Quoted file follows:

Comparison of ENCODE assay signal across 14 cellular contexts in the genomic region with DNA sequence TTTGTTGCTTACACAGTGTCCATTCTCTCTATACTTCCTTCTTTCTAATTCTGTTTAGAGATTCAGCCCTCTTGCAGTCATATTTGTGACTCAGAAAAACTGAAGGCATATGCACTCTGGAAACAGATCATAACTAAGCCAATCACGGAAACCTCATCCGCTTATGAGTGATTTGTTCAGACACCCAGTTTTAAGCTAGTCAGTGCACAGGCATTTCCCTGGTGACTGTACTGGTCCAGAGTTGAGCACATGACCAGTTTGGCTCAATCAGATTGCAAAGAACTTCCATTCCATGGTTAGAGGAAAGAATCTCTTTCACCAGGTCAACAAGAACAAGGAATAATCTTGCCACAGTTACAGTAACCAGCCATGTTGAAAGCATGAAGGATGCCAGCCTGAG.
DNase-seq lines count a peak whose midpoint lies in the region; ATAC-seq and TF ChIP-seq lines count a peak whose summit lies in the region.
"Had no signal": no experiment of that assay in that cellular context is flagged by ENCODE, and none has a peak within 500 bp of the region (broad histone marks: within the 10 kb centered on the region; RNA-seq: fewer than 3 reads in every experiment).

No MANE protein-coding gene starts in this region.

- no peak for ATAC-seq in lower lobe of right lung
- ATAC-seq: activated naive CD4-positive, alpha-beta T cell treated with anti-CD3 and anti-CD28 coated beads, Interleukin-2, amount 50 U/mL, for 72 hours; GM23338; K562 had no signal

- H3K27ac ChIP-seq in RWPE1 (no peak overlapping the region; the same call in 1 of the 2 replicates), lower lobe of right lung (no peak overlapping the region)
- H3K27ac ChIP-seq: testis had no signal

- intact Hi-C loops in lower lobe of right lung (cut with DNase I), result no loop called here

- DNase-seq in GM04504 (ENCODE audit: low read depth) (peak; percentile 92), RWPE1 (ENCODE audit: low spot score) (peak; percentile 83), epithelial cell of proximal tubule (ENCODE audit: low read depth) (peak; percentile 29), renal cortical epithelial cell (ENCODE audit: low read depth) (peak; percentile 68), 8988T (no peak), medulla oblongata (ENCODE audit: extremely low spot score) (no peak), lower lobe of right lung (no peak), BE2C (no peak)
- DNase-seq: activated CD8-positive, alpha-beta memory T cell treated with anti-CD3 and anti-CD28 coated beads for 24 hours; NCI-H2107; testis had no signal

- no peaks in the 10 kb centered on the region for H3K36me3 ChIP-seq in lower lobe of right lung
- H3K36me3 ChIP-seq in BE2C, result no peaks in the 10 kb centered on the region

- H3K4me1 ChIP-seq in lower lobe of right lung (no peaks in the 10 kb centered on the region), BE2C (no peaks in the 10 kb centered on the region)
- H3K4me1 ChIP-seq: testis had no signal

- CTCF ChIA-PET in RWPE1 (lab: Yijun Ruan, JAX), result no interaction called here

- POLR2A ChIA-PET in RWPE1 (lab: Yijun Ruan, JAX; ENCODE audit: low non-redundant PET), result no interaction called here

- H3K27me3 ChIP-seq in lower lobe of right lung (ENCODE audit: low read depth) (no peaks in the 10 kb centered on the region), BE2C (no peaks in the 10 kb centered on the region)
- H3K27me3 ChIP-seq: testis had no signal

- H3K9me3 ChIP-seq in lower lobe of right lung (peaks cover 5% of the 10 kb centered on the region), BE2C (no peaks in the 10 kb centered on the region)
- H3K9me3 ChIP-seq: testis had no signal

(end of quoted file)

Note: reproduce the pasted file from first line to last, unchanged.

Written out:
Comparison of ENCODE assay signal across 14 cellular contexts in the genomic region with DNA sequence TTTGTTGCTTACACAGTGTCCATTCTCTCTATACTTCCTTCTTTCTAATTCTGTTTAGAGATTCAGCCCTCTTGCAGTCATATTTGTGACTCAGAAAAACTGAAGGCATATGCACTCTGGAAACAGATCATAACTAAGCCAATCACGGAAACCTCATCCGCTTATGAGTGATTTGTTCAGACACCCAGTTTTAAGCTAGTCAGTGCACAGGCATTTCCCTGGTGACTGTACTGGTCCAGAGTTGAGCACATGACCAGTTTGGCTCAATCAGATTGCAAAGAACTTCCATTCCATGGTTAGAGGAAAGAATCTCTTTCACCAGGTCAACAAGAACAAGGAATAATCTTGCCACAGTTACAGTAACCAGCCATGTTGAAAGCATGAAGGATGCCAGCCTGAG.
DNase-seq lines count a peak whose midpoint lies in the region; ATAC-seq and TF ChIP-seq lines count a peak whose summit lies in the region.
"Had no signal": no experiment of that assay in that cellular context is flagged by ENCODE, and none has a peak within 500 bp of the region (broad histone marks: within the 10 kb centered on the region; RNA-seq: fewer than 3 reads in every experiment).

No MANE protein-coding gene starts in this region.

- no peak for ATAC-seq in lower lobe of right lung
- ATAC-seq: activated naive CD4-positive, alpha-beta T cell treated with anti-CD3 and anti-CD28 coated beads, Interleukin-2, amount 50 U/mL, for 72 hours; GM23338; K562 had no signal

- H3K27ac ChIP-seq in RWPE1 (no peak overlapping the region; the same call in 1 of the 2 replicates), lower lobe of right lung (no peak overlapping the region)
- H3K27ac ChIP-seq: testis had no signal

- intact Hi-C loops in lower lobe of right lung (cut with DNase I), result no loop called here

- DNase-seq in GM04504 (ENCODE audit: low read depth) (peak; percentile 92), RWPE1 (ENCODE audit: low spot score) (peak; percentile 83), epithelial cell of proximal tubule (ENCODE audit: low read depth) (peak; percentile 29), renal cortical epithelial cell (ENCODE audit: low read depth) (peak; percentile 68), 8988T (no peak), medulla oblongata (ENCODE audit: extremely low spot score) (no peak), lower lobe of right lung (no peak), BE2C (no peak)
- DNase-seq: activated CD8-positive, alpha-beta memory T cell treated with anti-CD3 and anti-CD28 coated beads for 24 hours; NCI-H2107; testis had no signal

- no peaks in the 10 kb centered on the region for H3K36me3 ChIP-seq in lower lobe of right lung
- H3K36me3 ChIP-seq in BE2C, result no peaks in the 10 kb centered on the region

- H3K4me1 ChIP-seq in lower lobe of right lung (no peaks in the 10 kb centered on the region), BE2C (no peaks in the 10 kb centered on the region)
- H3K4me1 ChIP-seq: testis had no signal

- CTCF ChIA-PET in RWPE1 (lab: Yijun Ruan, JAX), result no interaction called here

- POLR2A ChIA-PET in RWPE1 (lab: Yijun Ruan, JAX; ENCODE audit: low non-redundant PET), result no interaction called here

- H3K27me3 ChIP-seq in lower lobe of right lung (ENCODE audit: low read depth) (no peaks in the 10 kb centered on the region), BE2C (no peaks in the 10 kb centered on the region)
- H3K27me3 ChIP-seq: testis had no signal

- H3K9me3 ChIP-seq in lower lobe of right lung (peaks cover 5% of the 10 kb centered on the region), BE2C (no peaks in the 10 kb centered on the region)
- H3K9me3 ChIP-seq: testis had no signal